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Jerald Miller helps clean up debris from a CVS pharmacy that was set on fire yesterday during rioting after the funeral of Freddie Gray, on April 28, 2015 in Baltimore, Maryland. Gray, 25, was arrested for possessing a switch blade knife April 12 outside the Gilmor Houses housing project on Baltimore's west side. According to his attorney, Gray died a week later in the hospital from a severe spinal cord injury he received while in police custody. Andrew Burton/Getty Images

Just a few short hours after fires raged across parts of Baltimore, as demonstrators staged a protest against law enforcement that turned violent, city residents and volunteers Tuesday morning were out in force cleaning up the debris that littered those same streets. In addition to looting various establishments, protesters injured police officers and set fire to vehicles and buildings, including a CVS Health pharmacy.

A “Baltimore clean-up effort” Facebook page invited people to “get together and help affected communities/businesses” and asked users to shop at businesses that were damaged or otherwise affected by the civil unrest that resulted in Gov. Larry Hogan declaring a state of emergency and calling in the National Guard along with other law enforcement personnel from other parts of the state.

Nearly 2,000 people confirmed their participation to help clean up affected areas. The effort was already underway and being spearheaded by municipal employees, including the Baltimore Department of Recreation and Parks.

The Downtown Partnership of Baltimore, a membership organization that offers programs to “stimulate economic development and transform public spaces,” according to its website, tweeted Tuesday morning that it, too, was cleaning up parts of downtown and asked people to support local businesses.

The violent protests began Monday afternoon following the funeral for Freddie Gray, the 25-year-old Baltimore resident who suffered a spinal cord injury after being arrested April 12. He died in police custody one week later.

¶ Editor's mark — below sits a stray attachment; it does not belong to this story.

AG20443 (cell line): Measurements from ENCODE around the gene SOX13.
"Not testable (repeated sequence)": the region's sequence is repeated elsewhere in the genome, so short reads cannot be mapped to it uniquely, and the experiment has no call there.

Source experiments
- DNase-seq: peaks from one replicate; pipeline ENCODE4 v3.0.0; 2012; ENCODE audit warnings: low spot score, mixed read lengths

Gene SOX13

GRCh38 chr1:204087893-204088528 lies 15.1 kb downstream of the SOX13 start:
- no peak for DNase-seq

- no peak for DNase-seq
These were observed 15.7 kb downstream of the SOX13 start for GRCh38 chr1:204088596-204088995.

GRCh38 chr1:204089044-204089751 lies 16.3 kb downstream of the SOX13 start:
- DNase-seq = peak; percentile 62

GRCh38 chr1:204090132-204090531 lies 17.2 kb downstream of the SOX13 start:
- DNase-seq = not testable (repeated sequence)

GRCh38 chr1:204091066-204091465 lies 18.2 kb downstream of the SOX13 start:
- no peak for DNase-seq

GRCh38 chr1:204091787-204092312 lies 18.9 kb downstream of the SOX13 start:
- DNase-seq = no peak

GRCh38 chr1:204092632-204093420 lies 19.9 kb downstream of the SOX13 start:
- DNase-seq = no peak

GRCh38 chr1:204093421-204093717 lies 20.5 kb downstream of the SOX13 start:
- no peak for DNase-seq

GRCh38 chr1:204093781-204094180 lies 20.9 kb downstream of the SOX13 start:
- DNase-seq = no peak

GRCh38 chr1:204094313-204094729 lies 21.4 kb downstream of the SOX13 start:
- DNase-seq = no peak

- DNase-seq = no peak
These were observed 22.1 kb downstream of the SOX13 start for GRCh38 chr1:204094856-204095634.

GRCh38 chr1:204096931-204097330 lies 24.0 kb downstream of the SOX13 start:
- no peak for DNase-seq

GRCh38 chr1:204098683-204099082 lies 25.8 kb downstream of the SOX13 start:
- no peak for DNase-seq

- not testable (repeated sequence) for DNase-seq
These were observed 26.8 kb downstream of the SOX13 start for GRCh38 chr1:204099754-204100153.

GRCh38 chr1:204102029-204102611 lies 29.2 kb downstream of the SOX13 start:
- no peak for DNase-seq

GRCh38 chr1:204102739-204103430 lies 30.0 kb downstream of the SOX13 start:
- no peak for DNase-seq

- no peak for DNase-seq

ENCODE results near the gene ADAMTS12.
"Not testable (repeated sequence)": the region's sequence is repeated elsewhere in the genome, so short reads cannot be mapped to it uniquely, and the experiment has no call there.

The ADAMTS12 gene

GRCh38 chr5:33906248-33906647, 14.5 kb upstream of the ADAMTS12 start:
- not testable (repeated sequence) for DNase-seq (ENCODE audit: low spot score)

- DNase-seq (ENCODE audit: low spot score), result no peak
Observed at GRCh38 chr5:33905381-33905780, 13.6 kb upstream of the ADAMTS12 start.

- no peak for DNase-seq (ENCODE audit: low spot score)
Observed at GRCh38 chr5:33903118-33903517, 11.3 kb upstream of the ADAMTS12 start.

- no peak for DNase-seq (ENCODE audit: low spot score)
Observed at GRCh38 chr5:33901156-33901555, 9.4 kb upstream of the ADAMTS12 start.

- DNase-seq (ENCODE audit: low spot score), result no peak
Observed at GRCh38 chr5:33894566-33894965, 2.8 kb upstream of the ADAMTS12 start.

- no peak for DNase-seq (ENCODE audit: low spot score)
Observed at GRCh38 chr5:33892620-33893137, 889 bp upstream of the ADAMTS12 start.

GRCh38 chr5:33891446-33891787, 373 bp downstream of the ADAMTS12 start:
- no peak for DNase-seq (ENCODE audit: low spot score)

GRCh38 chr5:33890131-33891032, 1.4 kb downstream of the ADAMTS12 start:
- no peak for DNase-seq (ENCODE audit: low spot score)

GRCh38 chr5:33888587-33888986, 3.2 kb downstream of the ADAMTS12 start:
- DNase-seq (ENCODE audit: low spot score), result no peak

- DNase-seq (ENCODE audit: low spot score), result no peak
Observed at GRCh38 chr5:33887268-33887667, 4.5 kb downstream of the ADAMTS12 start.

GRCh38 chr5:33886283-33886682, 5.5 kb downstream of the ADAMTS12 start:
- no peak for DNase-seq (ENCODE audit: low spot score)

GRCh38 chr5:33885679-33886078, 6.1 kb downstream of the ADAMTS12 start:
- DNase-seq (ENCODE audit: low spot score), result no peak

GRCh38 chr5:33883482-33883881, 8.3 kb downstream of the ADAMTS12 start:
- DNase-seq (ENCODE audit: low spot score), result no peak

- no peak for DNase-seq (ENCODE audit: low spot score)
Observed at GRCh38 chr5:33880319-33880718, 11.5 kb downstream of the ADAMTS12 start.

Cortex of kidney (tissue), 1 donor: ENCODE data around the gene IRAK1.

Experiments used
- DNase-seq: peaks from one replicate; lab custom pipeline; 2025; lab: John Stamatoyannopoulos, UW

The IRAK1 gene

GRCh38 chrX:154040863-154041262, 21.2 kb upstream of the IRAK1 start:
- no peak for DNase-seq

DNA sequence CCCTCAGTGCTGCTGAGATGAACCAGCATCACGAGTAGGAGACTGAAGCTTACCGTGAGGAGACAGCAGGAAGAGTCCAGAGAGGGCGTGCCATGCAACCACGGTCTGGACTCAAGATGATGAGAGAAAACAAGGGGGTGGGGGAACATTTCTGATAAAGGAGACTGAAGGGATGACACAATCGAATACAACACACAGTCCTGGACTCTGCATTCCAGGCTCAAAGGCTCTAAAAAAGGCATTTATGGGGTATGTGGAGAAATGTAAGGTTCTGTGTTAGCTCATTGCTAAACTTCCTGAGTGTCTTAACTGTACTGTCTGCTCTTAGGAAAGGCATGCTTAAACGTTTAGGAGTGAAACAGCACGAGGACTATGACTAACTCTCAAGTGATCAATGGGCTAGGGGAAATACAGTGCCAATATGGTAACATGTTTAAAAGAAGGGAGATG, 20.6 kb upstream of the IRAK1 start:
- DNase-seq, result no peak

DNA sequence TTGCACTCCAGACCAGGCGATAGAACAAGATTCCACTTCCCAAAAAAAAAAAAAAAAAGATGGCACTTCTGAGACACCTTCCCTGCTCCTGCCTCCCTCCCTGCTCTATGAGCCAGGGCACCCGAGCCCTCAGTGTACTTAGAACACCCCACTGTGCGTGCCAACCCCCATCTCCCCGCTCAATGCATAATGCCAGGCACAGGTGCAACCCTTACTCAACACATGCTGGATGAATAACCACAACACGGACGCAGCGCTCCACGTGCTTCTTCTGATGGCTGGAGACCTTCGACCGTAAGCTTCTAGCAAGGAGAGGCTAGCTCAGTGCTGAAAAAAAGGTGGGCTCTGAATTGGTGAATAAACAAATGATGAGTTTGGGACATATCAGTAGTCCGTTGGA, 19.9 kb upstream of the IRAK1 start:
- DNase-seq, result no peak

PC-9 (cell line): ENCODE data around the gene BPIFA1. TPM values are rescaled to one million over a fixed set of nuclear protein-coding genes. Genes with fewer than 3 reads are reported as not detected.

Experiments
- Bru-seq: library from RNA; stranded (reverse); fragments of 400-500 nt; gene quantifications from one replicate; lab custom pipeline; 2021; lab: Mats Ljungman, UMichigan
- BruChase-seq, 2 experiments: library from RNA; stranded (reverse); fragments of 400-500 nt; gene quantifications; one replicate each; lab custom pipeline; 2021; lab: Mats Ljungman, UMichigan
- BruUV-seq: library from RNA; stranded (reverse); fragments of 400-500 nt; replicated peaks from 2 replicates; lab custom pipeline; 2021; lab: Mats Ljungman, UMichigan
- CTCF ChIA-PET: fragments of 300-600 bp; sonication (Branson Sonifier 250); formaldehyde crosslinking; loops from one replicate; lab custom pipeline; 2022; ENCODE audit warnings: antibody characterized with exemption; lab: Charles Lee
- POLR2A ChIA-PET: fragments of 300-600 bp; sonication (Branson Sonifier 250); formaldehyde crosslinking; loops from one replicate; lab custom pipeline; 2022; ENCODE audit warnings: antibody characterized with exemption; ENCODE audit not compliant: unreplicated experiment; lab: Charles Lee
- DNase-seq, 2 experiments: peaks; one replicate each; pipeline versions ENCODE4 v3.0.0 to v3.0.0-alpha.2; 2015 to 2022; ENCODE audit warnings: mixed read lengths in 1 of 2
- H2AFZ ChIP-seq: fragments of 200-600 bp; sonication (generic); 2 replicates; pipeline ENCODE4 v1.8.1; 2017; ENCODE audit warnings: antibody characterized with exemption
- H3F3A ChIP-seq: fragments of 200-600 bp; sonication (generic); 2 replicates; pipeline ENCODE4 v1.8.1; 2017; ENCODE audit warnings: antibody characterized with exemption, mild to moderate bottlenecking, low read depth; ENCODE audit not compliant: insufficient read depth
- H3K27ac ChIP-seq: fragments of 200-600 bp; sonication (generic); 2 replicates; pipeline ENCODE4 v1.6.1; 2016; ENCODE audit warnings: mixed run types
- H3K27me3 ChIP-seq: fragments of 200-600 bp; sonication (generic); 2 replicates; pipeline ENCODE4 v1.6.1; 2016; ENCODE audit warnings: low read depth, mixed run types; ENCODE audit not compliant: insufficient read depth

The Baltimore Police Department subsequently admitted that officers made crucial mistakes during Gray’s arrest, which was captured on video. It is still unclear how Gray suffered what would turn out to be a fatal injury, but the city’s police commissioner said it could have been because of a “rough ride” -- when police intentionally drive dangerously to inflict harm on a passenger in handcuffs. Six police officers -- Lt. Brian Rice, Sgt. Alicia White, and Officers William Porter, Garrett Miller, Edward Nero and Caesar Goodson Jr. -- have been suspended with pay, pending the outcome of the investigation.

“We know he was not buckled in the transportation wagon as he should have been. No excuses for that, period,” Police Commissioner Anthony Batts said during a news conference April 24, Think Progress reported. “We know our police employees failed to get him medical attention in a timely manner multiple times.”

Mayor Stephanie Rawlings-Blake has imposed a citywide curfew from 10 p.m. to 5 a.m. for the remainder of the week and condemned the actions of the protesters, many of whom were youths. "Too many people have spent generations building up this city for it to be destroyed by thugs who, in a very senseless way, are trying to tear down what so many have fought for," Rawlings-Blake said, the Baltimore Sun reported. "It's idiotic to think that by destroying your city, you're going to make life better for anybody."